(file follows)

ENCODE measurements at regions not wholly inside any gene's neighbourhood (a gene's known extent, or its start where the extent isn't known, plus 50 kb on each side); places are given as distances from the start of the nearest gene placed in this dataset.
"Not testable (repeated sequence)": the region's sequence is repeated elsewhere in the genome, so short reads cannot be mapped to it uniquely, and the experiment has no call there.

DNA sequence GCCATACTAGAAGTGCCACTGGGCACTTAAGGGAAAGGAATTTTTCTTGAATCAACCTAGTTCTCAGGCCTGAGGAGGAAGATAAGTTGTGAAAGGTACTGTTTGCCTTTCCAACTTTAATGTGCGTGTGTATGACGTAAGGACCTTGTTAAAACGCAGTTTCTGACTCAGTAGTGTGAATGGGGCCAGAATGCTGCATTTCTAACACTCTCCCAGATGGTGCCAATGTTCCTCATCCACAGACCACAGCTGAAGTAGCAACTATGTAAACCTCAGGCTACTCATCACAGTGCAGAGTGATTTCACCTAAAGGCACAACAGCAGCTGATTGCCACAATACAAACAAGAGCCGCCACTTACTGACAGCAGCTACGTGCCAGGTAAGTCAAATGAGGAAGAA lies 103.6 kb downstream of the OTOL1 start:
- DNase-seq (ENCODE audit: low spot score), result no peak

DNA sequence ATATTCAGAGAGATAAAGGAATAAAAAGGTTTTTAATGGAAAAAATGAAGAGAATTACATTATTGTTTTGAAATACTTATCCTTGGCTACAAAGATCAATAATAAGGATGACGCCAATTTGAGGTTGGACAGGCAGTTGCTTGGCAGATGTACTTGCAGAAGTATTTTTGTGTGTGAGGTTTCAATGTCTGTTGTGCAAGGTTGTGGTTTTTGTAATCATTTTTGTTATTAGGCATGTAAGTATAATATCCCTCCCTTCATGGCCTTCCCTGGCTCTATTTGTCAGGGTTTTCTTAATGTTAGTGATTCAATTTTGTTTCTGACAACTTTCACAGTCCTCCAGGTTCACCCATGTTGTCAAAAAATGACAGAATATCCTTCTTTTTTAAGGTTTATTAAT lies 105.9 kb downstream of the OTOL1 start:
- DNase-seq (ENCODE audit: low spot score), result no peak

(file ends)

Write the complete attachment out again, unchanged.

ENCODE measurements at regions not wholly inside any gene's neighbourhood (a gene's known extent, or its start where the extent isn't known, plus 50 kb on each side); places are given as distances from the start of the nearest gene placed in this dataset.
"Not testable (repeated sequence)": the region's sequence is repeated elsewhere in the genome, so short reads cannot be mapped to it uniquely, and the experiment has no call there.

DNA sequence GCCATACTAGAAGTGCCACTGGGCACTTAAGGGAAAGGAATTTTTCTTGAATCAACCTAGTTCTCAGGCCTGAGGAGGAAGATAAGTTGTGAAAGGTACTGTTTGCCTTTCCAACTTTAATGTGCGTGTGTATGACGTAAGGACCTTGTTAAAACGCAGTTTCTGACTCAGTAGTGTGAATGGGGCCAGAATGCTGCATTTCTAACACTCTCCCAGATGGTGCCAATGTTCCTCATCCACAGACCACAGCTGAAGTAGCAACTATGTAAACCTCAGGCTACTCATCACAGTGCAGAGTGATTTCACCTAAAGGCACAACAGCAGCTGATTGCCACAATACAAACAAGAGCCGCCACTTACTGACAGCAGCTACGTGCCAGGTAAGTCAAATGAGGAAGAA lies 103.6 kb downstream of the OTOL1 start:
- DNase-seq (ENCODE audit: low spot score), result no peak

DNA sequence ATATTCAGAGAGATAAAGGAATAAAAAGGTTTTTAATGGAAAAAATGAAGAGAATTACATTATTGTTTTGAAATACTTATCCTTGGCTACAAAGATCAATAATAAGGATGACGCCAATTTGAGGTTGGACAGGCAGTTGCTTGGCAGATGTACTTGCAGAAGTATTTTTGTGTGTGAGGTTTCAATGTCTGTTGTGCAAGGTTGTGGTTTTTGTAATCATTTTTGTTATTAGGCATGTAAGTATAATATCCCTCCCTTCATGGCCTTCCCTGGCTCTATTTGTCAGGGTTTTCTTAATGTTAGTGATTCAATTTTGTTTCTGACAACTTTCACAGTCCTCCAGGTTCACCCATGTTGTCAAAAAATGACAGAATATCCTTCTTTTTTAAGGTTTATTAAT lies 105.9 kb downstream of the OTOL1 start:
- DNase-seq (ENCODE audit: low spot score), result no peak